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Patch Coverage of Mayor's Bottle Tax Proposal

Midday with Dan Rodricks will discuss the issue this afternoon.

Midday with Dan Rodricks on WYPR this afternoon will discuss Mayor Stephanie Rawlings-Blake’s proposal to increase the city’s bottle tax to 5 cents as part of a plan to leverage $300 million in bonds for school construction.

Here are some links to North Baltimore Patch’s coverage of the issue so far:

Mayor’s Plan Bottle Tax Plan Leaked to Media: http://patch.com/A-nB97

Mayor Outline Proposal for Increased School Construction: http://patch.com/A-nG3q

North Baltimore Council Members Take Stance on Bottle Tax:http://patch.com/A-nG62

Mayor Officially Announces Plans for Bottle Tax Hike: http://patch.com/A-rk1y

Mayor Tours Barclay, Touts School Construction Initiative: http://patch.com/A-rwYk

ralahinn1 March 11, 2012 at 06:40 PM
I already switched over to mainly powdered drink mixes, and I do more of my shopping in the county now.
Benn Ray March 12, 2012 at 04:15 PM
You do more of your shopping in the county because of a tax proposal that hasn't even been voted on yet?
Dave March 12, 2012 at 07:03 PM
In defense of ralahinn1, the city already instituted a bottle tax. This is a proposal to increase said tax. However, I'd be willing to bet that ralahinn1 probably spends more in gas to "save" on not paying the bottle tax. That being said, I'm with Gordon Steen. I know people in MA. and Maine who put out their bottle recycling and most of it is gone before the recycling guys even show up. Why is that? Because people who are homeless/down on their luck, etc. take the bottles and return them for the deposit. Imagine people pulling bottles out of the inner harbor to make a little coin. Seems like that makes a lot more sense than a bottle tax.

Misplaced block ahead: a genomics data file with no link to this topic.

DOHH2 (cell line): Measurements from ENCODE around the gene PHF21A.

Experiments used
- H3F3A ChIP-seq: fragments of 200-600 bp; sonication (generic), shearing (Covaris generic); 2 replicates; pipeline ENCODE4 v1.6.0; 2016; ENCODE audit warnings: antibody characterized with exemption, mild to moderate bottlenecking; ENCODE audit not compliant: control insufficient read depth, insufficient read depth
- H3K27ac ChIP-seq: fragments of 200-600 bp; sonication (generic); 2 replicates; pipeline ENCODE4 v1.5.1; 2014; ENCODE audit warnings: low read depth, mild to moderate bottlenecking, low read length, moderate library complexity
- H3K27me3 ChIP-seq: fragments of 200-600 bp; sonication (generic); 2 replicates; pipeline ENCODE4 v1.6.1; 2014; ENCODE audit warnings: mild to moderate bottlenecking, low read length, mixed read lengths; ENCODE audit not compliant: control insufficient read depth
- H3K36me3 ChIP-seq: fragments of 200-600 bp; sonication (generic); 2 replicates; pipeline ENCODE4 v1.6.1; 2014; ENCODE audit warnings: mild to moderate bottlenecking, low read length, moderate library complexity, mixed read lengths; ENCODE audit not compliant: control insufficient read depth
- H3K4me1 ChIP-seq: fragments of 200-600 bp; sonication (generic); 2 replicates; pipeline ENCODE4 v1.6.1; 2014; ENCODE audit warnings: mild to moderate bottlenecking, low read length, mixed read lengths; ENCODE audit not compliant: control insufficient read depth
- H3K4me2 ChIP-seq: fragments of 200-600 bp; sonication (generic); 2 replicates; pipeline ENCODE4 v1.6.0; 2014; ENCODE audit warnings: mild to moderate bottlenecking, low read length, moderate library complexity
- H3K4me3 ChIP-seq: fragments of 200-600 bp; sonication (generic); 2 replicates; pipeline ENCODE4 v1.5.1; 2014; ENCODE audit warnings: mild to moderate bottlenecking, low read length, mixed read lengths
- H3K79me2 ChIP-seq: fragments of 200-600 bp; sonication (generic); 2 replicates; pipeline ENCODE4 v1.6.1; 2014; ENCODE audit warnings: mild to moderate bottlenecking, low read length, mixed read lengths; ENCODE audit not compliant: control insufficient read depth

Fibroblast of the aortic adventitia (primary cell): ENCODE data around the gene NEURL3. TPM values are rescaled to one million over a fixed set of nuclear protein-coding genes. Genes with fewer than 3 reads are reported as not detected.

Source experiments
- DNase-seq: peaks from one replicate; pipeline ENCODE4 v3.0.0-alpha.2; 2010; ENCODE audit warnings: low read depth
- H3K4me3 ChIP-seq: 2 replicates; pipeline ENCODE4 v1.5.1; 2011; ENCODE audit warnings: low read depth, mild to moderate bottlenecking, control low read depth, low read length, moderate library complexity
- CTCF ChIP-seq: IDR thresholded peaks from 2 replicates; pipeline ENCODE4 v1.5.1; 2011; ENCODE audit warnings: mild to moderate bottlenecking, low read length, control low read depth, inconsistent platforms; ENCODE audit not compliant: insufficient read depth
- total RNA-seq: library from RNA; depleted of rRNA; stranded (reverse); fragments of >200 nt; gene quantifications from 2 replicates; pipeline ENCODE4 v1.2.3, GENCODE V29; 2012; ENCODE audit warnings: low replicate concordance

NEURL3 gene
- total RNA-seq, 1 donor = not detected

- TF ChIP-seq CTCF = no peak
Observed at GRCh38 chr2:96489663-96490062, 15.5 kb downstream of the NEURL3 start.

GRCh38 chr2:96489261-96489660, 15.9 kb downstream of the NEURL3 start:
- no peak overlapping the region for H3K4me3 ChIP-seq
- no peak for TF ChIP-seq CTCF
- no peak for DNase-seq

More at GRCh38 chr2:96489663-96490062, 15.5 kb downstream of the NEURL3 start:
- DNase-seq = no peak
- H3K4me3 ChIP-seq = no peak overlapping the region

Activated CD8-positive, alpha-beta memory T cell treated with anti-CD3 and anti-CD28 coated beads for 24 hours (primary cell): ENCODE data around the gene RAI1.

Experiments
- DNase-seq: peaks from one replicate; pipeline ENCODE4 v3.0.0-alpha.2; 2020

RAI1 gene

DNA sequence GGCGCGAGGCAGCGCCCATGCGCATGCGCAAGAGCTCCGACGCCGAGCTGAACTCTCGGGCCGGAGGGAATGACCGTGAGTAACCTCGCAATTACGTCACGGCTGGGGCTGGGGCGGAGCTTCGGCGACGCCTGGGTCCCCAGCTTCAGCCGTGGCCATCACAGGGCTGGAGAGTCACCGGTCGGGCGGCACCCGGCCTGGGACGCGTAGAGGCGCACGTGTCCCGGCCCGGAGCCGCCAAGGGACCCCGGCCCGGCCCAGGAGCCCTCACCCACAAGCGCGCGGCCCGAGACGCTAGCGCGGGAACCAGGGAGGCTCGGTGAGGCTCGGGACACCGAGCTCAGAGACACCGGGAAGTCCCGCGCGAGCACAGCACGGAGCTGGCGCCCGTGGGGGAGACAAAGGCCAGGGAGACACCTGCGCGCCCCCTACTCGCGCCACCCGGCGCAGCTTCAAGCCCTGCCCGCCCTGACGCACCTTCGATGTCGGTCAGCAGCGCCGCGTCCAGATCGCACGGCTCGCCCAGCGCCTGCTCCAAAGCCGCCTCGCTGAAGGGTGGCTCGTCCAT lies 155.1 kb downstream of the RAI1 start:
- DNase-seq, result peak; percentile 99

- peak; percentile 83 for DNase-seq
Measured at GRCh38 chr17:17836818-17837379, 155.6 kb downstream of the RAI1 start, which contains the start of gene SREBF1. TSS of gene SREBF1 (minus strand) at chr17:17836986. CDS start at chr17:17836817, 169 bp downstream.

Benn Ray March 12, 2012 at 09:57 PM
I was wondering if it was the current 2-cent per bottle tax or the prospect of an increase that had driven ralahinn1 to shop in the county (especially since they claim to have already switched over to powder mixes anyway). I'm really wondering how many bottles they are going through to make that math make sense. But maybe you can answer this for me since I'm a little confused. If the purpose of a bottle tax is to provide revenue for the city, how does a bottle deposit generate that same revenue? I'm not sure how deposit programs work.
Dave March 12, 2012 at 10:42 PM
Benn, You're absolutely right. If it's revenue the city is looking for, then a bottle deposit won't do diddly. I guess I was thinking more about all the garbage that is all over the city and in our waterways (a lot of which is bottles). The deposit plan would incentivize cleaning things up. In terms of revenue, since we recently added a tax to bottles, why not try a different revenue source.

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